Spike Lee's Do the Right Thing charted racial tensions over a single day in a heat wave-stricken New York City neighborhood. His was a slow burner, a subtle but constant escalation that eventually bubbled over into a murder and a small-scale riot. Mathieu Kassovitz's La Haine (meaning "Hate") ups the ante; it opens with a riot. A visceral, incisive and, ultimately, disturbingly prescient look at how a bad situation can, somehow, always get worse, La Haine makes the idea-mongering of American History X look about as insightful as Paul Haggis' Crash.
The director takes us to an area of Paris so close and yet so far removed from the glamor or even the hip artistry of the city. He heads to the city's banlieues, run-down suburbs filled with high unemployment, drop-out rates and immigrant populations. The decrepit, sparse buildings look even worse in the riot's aftermath, inspiring only more hatred in the three protagonists. Vinz (Vincent Cassel), a Jew, rages against the police as Saïd (Saïd Taghmaoui) tries to calm him down. They visit Hubert (Hubert Koundé), an Afro-French boxer, at his gym, which has been ruined by fires. Compared to Vinz, Hubert accepts this with a certain sense of resignation, though he suspects that Vinz was so caught up in the action the previous night that he might have helped burn the place.
Kassovitz builds the story slowly, through seemingly arbitrary and disconnected threads: the three are concerned for their friend, Abdel, who was injured in the riot and lies in a coma. Other residents mumble rumors that a cop lost his gun in the riot, and whoever finds it can even the odds against the armed cops. As the riot destroyed so many of the denizens' meager possessions, many charge exorbitant sums for the most banal services, a laughable ploy as everyone else is just as poor. It puts people on edge, and the increased police scrutiny brought on by the riot only turns up the heat.
Naturally, each character reacts to these harsh circumstances in different ways. Vinz, who idolizes Travis Bickle and reenacts the "You talkin' to me" speech in a mirror to convince himself of his hardness, loses himself in anti-police hatred. He discovers the lost revolver and vows to use it if Abdel dies. Hubert, on the other hand, has a more measured acceptance of the hand fate dealt him. He regards Vinz's spiral into self-annihilation with sadness a wisdom beyond his years. He doesn't like ghetto life, but he knows that violence and antagonism will not break the cycle. An intermediary between the two, Saïd simply treads water, oblivious to (or consciously suppressing) larger issues facing him, he rants about cops but is far more concerned with getting laid than getting justice.
Kassovitz won the Best Director Prize at Cannes, and his work is indeed remarkable. His mise-en-scène is well-arranged but intentionally disorienting, as he leaps in and out of the characters heads change the POV briefly before leaping back out again as quickly as he shifted gears. For all the severity of the material, Kassovitz offers a wry gag here and there: in one of the first shots, he pans over a exaggerated line of cops monitoring the banlieue, only to finally reach the end to show Saïd tagging their vehicle with graffiti right under their noses. He also inserts random asides where wholly inconsequential people tell long-winded stories to the protagonists. These stories can involve a description of a Candid Camera episode or an old man's bizarre reminiscence of his time freighthopping, but they ultimately comment on the narrative, building tension through their lengths and reflecting on the mounting tension and doom of the story.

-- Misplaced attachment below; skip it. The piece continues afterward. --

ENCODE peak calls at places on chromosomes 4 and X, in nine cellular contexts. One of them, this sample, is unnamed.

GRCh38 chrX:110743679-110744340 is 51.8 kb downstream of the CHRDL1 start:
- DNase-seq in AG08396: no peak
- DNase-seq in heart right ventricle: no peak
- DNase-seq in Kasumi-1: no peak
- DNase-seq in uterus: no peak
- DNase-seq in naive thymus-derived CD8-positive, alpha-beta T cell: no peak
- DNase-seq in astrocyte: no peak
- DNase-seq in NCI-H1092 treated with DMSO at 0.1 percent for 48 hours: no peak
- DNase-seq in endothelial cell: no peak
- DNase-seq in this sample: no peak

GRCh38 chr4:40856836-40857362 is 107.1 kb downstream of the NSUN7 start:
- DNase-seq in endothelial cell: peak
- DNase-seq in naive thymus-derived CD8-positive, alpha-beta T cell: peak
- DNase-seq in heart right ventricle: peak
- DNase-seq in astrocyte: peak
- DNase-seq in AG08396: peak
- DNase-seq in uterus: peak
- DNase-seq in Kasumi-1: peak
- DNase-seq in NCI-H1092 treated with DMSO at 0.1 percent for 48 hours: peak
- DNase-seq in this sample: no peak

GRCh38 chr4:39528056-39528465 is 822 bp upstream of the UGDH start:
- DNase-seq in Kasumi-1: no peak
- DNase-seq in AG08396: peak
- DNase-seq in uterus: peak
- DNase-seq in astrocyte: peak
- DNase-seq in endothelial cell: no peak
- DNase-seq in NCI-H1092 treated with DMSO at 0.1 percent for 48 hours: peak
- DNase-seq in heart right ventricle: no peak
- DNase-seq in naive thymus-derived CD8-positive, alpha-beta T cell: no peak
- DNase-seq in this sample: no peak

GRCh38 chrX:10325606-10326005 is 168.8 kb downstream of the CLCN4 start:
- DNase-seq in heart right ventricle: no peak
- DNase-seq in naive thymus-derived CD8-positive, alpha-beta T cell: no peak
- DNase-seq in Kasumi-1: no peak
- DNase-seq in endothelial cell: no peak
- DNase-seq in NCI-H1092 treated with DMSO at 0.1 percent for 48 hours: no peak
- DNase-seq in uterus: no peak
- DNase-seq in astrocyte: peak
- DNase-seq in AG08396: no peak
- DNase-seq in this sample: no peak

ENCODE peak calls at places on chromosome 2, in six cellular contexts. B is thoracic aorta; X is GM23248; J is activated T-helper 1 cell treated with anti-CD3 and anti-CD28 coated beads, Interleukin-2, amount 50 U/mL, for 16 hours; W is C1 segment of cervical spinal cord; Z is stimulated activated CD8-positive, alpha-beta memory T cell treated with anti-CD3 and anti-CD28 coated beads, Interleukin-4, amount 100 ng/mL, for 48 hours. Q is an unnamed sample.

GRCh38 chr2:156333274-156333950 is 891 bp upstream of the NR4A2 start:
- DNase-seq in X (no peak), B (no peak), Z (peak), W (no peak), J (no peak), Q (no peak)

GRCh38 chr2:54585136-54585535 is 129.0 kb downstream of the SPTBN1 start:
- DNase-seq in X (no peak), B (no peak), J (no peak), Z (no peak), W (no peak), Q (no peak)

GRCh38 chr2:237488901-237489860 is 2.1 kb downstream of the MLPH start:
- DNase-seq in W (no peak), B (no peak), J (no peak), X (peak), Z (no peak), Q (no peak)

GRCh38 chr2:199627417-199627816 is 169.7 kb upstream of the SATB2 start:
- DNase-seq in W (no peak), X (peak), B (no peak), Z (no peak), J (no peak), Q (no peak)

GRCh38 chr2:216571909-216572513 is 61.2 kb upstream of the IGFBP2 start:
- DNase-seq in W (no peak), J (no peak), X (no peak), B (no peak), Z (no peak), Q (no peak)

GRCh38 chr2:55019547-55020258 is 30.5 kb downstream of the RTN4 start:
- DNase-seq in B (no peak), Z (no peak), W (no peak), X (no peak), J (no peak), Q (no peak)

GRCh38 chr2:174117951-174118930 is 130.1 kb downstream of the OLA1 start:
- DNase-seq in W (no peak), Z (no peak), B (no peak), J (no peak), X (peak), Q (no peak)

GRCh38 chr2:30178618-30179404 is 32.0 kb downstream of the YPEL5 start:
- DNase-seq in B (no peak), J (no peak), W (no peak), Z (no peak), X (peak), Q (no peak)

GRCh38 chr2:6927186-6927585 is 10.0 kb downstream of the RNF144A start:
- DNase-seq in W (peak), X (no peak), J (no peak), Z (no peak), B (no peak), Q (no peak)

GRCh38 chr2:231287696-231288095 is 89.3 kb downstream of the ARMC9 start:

La Haine ends on a note about as shocking as anything else that came before it, with one of the trio dead by cop and another ready to shoot the officer who did it. The screen cuts to black, and a single gunshot is heard. Who fired it? It doesn't really matter; it's merely the action that will start the whole thing over again. If the cop died, the cops and the people outside the ghetto will condemn the residents as thugs. If it was the ghetto rat, the other residents will only stir further. Either way, it means more cops and more riots in the future.
Much ado has been made in other reviews of the multiracial cast, but the deep and distressing truth of Saïd, Vinz and Hubert is that, regardless of their families' backgrounds, are all 100% French. That fact makes it all the more shocking and depressing when the boys catch a train into Paris' city limits and step off looking as bewildered as tourists. Just as the majority of the audience looked upon this dark, unseen side of France, so too do these men feel lost and unsettled when exposed to a place they don't know. The tragedy is that the area that bemuses the protagonists is the entire world outside their own.